If the authentic test for a great novel is rereading, and the joys of yet further rereadings, then Pride and Prejudice can rival any novel ever written. Though Jane Austen, unlike Shakespeare, practices an art of rigorous exclusion, she seems to me finally the most Shakespearean novelist in the language. When Shakespeare wishes to, he can make all his personages, major and minor, speak in voices entirely their own, self-consistent and utterly different from one another. Austen, with the similar illusion of ease, does the same. Since voice in both writers is an image of personality and also of character, the reader of Austen encounters an astonishing variety of selves in her socially confined world. Though that world is essentially a secularized culture, the moral vision dominating it remains that of the Protestant sensibility.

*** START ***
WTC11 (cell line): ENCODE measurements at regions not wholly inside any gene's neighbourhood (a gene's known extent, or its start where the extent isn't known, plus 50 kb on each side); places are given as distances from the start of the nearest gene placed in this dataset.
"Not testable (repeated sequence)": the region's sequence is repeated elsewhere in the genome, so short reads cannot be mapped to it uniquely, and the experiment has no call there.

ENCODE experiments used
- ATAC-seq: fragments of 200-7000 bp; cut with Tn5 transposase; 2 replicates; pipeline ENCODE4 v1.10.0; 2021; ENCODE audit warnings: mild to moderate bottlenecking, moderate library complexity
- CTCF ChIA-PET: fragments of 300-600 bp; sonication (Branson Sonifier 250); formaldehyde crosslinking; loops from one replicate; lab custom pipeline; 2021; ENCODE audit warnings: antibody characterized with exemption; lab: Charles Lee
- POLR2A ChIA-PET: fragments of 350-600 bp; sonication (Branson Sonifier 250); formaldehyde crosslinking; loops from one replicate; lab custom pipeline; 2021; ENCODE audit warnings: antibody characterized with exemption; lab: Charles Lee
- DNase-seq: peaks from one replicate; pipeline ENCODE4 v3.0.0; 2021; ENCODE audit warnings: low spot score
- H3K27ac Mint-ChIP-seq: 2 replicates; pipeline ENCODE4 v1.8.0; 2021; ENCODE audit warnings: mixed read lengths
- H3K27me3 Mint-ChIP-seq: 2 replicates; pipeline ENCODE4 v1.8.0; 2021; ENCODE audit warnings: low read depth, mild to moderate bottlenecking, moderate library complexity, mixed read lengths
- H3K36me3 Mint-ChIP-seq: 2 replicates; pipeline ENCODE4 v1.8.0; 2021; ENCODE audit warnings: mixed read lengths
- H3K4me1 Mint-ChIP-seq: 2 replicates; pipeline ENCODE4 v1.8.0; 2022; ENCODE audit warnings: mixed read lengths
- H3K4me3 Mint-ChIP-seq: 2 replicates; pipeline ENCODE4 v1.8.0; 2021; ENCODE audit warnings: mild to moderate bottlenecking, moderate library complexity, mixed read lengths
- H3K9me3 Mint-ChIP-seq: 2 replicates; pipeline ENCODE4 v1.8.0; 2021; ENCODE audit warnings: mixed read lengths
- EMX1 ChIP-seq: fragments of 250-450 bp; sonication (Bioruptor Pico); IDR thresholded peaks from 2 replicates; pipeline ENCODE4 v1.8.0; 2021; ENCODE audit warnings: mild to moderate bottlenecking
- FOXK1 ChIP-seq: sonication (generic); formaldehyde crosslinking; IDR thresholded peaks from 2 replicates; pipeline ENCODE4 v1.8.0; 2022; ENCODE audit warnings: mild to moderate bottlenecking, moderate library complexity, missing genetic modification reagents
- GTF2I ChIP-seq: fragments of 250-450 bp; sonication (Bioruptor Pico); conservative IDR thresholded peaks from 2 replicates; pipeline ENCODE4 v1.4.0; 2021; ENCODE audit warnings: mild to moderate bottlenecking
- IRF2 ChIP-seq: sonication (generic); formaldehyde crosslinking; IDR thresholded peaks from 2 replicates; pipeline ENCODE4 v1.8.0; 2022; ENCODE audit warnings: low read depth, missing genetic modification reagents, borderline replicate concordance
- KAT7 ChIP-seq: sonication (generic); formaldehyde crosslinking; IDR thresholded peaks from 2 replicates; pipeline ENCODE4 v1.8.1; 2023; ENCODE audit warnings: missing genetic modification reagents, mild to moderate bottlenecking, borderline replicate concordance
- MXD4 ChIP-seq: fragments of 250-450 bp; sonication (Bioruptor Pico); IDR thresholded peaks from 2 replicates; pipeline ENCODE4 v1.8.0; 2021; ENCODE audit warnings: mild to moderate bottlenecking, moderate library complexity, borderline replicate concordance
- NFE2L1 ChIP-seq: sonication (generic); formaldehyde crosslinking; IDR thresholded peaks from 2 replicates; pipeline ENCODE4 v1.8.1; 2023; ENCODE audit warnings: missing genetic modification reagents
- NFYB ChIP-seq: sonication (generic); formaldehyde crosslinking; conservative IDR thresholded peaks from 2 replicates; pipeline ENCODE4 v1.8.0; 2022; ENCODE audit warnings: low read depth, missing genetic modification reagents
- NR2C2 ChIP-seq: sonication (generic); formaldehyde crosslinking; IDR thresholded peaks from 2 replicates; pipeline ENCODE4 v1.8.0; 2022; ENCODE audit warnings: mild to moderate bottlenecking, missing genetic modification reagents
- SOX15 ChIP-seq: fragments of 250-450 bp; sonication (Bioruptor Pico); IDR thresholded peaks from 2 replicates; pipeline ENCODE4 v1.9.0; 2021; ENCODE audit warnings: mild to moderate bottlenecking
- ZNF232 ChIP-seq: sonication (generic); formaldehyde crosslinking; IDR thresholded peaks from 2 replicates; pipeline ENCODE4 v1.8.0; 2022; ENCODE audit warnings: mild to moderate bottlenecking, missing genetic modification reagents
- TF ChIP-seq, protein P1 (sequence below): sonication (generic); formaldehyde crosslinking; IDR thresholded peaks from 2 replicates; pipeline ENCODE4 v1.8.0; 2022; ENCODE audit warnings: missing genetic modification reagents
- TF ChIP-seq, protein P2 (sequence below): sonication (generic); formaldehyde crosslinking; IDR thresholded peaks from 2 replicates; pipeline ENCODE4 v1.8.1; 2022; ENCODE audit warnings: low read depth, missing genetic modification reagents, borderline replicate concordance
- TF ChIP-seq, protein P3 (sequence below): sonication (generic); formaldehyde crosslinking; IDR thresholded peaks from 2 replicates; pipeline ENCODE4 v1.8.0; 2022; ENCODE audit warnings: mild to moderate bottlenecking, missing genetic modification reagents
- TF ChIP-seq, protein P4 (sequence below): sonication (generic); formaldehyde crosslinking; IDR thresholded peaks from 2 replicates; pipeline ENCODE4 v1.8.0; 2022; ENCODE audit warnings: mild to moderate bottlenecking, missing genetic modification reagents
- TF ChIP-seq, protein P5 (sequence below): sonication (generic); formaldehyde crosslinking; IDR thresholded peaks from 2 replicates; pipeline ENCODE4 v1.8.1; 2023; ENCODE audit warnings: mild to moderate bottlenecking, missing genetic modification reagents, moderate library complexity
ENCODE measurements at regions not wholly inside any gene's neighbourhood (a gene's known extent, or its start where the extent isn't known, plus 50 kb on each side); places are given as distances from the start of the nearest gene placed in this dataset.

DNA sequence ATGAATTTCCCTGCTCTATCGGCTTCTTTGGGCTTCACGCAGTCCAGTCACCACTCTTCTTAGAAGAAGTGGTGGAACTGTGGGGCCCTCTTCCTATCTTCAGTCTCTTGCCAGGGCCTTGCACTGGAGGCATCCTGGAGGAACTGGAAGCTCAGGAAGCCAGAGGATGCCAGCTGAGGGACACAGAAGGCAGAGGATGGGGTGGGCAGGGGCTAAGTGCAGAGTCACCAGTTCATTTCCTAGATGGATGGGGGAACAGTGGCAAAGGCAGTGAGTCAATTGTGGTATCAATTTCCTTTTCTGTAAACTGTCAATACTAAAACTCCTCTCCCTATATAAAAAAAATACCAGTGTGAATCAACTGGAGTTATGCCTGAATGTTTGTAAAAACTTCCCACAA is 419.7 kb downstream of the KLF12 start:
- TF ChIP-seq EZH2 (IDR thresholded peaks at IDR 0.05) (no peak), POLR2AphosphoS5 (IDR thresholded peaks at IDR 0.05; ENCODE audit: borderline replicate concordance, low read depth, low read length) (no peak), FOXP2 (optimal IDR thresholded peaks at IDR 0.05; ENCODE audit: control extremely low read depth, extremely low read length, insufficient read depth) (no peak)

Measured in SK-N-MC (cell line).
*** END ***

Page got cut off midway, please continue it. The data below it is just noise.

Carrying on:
Austen’s heroines waver in one judgment or another, but they hold fast to the right of private judgment as the self’s fortress. What they call “affection” we term “love,” of the enduring rather than the Romantic variety, and when they judge a man to be “amiable,” it is akin to whatever superlative each of us may favor for an admirable, humane person. Where they may differ from us, but more in degree than in kind, is in their profound reliance upon the soul’s exchanges of mutual esteem with other souls. In Pride and Prejudice and Emma in particular, your accuracy in estimating the nature and value of another soul is intimately allied to the legitimacy of your self-esteem, your valid pride.